Deer Indian Paintbrush - Castilleja cervina
State Rank Reason (see State Rank above)
Castilleja cervina is not documented in Montana (MTNHP Status Review in 2021). It was included in the Flora of Montana (Booth and Wright 1966) and Vascular Plants of Montana (Dorn 1984) possibly based on a specimen collected by R.S. Williams (1029) from "Columbia Falls, Mont." on July 10, 1894 and deposited at the Montana State University Herbarium (MONT 2775). However Mark Egger, author for the Castilleja treatment in the Flora of North America, determined that the specimen is Castilleja flava, which does match the identification for another Williams 1029 specimen collected on July 18, 1894 in "Columbia Falls" and deposited at the University of Montana Herbarium (MONTU 7081) (Egger pers. Comm.). A specimen collected in 1990 and deposited at the Rocky Mountain Herbarium (RM 561358; Brooks 19999) is most likely Castilleja flava based on the location but not the specimen itself (Egger pers. comm.).
Castilleja cervina is known from neighboring British Columbia and Alberta in Canada. If it does occur in Montana, it should be looked for in the very northwestern portion of the state (Egger pers. comm.). A conservation status rank is not applicable (SNA) because this plant is not known to occur in Montana.
Deer Indian Paintbrush is a perennial, hemiparasitic herb with clustered, erect, branched stems that are 3-6 dm high and which arise from a branched rootcrown. The lower leaves are linear and entire-margined, while the upper leaves have a pair of spreading lobes. Foliage is glabrous or has minute, curled hairs. Flowers are borne in a spike at the top of the stems. Each flower is subtended by a 3-5-lobed leaf-like bract, which is broader than the leaves with yellowish tips. The yellow, tubular corolla, 18-25 mm long, tapers to a short hood, or galea, above and to 3 small lobes below. The tubular calyx, 15-20 mm long, surrounds the corolla and is cleft more deeply below than above; each of the lateral lobes divide again into 2 pointed lobes which are 2-3 mm long. The fruit is a capsule with many tiny seeds.
Flowering and fruiting in July.
There are many species of yellow-colored Castilleja in our area. Castilleja pallescens and C. cusickii have glandular hairs on the galea, but C. cervina does not. C. rustica and C. lutescens have a calyces that are divided equally above and below. C. flava has foliage with longer, straight hairs.
Southern BC, adjacent northern ID and WA and northwest MT. Regional endemic.
- Literature Cited AboveLegend: View Online Publication
- Bauer, P.J. 1983. Bumblebee pollination relationships on the Beartooth Plateau tundra of Southern Montana. American Journal of Botany. 70(1): 134-144.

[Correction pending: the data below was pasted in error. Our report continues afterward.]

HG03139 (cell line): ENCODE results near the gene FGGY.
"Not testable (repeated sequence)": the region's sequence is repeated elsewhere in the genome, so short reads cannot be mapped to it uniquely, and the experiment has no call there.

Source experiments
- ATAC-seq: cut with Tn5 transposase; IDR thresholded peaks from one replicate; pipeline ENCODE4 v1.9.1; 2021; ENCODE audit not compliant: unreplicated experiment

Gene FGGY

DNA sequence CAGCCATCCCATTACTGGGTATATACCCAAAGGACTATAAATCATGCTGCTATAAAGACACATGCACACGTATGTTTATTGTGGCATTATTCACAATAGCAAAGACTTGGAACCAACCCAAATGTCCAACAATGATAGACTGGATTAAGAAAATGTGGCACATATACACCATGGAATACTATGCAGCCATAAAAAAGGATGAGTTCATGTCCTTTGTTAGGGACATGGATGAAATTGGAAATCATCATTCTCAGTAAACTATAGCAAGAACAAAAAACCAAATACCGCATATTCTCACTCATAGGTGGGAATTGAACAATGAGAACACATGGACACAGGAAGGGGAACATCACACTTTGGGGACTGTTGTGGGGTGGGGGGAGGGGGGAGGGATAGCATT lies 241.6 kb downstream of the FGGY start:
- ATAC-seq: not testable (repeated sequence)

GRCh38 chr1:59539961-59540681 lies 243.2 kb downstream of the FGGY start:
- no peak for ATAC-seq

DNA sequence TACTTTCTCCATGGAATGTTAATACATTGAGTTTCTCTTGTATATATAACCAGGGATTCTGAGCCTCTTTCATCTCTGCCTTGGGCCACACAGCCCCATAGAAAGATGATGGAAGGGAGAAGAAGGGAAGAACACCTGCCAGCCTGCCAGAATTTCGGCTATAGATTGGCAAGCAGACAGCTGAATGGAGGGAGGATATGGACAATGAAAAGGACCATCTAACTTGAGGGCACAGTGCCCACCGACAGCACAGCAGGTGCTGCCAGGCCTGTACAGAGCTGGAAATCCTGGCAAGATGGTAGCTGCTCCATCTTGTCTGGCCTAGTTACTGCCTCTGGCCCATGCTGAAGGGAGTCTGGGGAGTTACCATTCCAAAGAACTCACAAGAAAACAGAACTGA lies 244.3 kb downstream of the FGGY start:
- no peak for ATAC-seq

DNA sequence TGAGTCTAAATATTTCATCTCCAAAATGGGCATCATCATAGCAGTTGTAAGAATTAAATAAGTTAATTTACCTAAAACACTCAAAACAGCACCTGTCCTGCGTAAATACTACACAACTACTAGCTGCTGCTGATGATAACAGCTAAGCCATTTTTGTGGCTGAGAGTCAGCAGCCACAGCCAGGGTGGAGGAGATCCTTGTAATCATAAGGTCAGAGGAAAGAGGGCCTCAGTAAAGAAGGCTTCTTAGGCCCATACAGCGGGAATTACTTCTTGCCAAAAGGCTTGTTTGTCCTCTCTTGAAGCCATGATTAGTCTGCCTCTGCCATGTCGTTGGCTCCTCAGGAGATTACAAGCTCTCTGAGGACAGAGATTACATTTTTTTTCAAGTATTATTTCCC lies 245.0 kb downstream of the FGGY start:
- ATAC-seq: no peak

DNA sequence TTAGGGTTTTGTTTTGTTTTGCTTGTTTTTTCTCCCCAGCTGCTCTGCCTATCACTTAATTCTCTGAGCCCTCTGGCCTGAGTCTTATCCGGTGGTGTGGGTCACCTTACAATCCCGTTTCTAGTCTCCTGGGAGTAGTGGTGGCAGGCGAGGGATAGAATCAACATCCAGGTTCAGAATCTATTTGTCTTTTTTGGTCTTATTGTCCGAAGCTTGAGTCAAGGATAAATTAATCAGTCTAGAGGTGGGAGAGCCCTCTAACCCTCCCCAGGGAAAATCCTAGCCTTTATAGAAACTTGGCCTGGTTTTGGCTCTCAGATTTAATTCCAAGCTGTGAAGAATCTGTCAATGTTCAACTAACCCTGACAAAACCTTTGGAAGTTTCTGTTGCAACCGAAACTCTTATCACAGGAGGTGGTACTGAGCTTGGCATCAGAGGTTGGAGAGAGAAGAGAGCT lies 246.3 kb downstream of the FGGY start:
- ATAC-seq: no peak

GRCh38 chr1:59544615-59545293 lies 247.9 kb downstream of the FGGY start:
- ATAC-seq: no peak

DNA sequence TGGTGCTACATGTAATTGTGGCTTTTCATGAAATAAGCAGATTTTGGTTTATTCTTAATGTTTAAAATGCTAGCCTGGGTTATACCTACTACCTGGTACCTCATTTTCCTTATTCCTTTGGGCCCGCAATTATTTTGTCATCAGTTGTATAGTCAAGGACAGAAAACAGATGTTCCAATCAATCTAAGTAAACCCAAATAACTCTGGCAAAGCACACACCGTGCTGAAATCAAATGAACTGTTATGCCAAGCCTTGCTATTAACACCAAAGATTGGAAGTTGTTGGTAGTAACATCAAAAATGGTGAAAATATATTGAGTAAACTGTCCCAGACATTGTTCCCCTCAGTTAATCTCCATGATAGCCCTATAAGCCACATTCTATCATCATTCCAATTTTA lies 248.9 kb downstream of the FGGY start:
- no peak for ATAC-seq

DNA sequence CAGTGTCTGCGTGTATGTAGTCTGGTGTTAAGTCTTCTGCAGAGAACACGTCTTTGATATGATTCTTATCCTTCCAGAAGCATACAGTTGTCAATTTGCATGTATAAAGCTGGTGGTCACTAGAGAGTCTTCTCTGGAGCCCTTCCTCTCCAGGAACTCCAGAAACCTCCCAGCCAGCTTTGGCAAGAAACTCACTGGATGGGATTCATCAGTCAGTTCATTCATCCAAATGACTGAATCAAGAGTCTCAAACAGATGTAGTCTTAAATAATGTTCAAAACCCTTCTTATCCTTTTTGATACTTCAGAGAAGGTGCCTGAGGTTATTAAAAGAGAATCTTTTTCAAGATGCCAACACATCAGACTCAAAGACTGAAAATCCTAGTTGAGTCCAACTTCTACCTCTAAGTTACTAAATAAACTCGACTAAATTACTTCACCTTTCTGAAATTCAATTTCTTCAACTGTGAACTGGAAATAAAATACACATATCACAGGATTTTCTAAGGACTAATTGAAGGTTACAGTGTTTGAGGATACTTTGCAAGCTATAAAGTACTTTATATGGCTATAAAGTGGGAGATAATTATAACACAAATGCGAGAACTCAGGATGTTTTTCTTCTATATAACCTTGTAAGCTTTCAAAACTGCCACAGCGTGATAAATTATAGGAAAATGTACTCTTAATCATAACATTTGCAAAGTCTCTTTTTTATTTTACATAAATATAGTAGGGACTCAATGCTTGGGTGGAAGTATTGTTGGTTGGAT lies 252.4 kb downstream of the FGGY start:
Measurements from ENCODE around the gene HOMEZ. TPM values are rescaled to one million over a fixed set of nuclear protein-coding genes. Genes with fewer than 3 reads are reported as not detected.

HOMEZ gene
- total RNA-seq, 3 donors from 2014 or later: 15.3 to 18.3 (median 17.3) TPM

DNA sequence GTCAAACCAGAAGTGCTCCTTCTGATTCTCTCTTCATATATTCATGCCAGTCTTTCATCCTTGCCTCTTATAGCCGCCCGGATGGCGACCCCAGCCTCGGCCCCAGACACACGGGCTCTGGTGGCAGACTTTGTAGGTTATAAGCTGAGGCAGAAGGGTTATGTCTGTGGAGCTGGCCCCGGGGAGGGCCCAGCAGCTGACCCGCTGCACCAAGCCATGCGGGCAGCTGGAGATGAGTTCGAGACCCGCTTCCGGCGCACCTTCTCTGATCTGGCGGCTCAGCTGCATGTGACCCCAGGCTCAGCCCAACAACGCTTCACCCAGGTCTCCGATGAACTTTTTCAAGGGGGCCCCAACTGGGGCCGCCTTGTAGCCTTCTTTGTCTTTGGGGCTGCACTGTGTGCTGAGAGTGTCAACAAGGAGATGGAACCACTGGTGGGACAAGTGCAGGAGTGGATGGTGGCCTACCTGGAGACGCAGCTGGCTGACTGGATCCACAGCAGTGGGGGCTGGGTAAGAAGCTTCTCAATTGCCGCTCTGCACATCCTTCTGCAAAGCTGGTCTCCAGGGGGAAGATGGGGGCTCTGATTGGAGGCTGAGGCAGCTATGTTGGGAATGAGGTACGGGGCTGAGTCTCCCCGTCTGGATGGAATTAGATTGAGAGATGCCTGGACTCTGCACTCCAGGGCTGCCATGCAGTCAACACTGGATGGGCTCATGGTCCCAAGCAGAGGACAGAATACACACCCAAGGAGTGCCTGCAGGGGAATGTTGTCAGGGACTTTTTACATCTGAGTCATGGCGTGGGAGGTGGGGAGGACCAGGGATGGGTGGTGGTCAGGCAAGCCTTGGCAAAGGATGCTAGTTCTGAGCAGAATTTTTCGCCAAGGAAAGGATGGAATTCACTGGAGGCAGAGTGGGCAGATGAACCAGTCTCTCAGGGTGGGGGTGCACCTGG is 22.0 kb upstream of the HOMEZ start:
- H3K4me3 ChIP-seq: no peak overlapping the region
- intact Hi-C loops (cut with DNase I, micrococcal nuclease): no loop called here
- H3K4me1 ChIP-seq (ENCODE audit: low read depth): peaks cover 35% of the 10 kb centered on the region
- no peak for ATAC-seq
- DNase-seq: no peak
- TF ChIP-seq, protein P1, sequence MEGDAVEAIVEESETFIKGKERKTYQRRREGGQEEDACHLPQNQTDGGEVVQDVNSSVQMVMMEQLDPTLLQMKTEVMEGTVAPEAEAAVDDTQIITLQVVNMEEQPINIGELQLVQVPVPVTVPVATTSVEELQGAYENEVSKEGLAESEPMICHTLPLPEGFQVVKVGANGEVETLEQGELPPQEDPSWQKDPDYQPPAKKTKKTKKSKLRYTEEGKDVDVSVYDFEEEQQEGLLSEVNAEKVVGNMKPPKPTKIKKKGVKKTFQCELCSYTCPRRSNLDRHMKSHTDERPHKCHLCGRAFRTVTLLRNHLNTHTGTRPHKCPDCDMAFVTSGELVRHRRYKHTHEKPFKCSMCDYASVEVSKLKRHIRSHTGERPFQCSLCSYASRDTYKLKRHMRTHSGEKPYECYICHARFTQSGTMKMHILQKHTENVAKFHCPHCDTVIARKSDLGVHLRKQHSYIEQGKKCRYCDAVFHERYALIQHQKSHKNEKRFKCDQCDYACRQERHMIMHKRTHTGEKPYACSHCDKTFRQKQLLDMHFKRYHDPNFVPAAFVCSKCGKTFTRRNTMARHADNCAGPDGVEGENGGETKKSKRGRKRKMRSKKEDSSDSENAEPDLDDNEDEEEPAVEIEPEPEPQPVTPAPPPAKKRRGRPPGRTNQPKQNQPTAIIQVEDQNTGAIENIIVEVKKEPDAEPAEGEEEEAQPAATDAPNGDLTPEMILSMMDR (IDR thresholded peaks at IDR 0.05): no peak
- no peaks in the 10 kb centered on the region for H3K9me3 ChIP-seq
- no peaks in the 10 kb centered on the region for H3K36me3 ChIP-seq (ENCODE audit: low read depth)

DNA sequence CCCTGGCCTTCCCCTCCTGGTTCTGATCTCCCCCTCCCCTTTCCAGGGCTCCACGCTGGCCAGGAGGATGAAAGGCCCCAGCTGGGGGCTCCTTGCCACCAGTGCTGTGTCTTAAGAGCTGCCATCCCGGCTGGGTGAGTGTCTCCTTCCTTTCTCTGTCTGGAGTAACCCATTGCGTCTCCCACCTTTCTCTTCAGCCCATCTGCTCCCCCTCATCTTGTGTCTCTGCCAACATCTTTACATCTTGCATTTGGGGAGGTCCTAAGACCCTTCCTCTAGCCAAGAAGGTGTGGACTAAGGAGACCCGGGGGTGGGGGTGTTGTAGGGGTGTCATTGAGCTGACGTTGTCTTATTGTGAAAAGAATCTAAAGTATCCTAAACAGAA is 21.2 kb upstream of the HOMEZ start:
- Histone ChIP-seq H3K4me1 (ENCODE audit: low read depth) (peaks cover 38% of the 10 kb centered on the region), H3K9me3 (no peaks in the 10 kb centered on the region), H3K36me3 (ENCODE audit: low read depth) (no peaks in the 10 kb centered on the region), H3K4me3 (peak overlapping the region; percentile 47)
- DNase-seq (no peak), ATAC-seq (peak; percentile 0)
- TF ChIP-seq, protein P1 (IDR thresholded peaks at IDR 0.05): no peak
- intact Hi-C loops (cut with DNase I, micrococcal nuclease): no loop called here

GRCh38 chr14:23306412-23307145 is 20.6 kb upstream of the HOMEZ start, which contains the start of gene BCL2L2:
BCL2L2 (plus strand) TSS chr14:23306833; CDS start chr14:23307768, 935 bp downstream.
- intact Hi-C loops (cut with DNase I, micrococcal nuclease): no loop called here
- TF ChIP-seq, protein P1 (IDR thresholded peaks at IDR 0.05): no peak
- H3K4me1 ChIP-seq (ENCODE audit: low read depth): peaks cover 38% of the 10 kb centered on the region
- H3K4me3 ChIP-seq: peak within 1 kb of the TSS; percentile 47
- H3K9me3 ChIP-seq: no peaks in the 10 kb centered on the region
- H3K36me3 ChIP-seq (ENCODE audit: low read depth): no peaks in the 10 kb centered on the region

- Koch, J., J. Strange, and P. Williams. 2012. Bumble bees of the western United States. Washington, DC: USDA Forest Service, Pollinator Partnership. 143 p.
- Macior, L.M. 1974. Pollination ecology of the Front Range of the Colorado Rocky Mountains. Melanderia 15: 1-59.
- Mayer, D.F., E.R. Miliczky, B.F. Finnigan, and C.A. Johnson. 2000. The bee fauna (Hymenoptera: Apoidea) of southeastern Washington. Journal of the Entomological Society of British Columbia 97: 25-31.
- Miller-Struttmann, N.E. and C. Galen. 2014. High-altitude multi-taskers: bumble bee food plant use broadens along an altitudinal productivity gradient. Oecologia 176:1033-1045.
- Pipp, Andrea. 2020. Correspondence on Castilleja cervina. October 27-28. Electronic mail correspondence between Mark Egger, Castilleja Flora of North America treatment author, Washington and Andrea Pipp, MTNHP Botanist, Helena, Montana.
- Pyke, G.H., D.W. Inouye, and J.D. Thomson. 2012. Local geographic distributions of bumble bees near Crested Butte, Colorado: competition and community structure revisited. Environmental Entomology 41(6): 1332-1349.
- Thorp, R.W., D.S. Horning, and L.L. Dunning. 1983. Bumble bees and cuckoo bumble bees of California (Hymenoptera: Apidae). Bulletin of the California Insect Survey 23:1-79.
- Williams, P., R. Thorp, L. Richardson, and S. Colla. 2014. Bumble Bees of North America. Princeton, NJ: Princeton University Press. 208 p.
- Wilson, J.S., L.E. Wilson, L.D. Loftis, and T. Griswold. 2010. The montane bee fauna of north central Washington, USA, with floral associations. Western North American Naturalist 70(2): 198-207.
- Additional ReferencesLegend: View Online Publication
Do you know of a citation we're missing?
- Lesica, P., M.T. Lavin, and P.F. Stickney. 2012. Manual of Montana Vascular Plants. Fort Worth, TX: BRIT Press. viii + 771 p.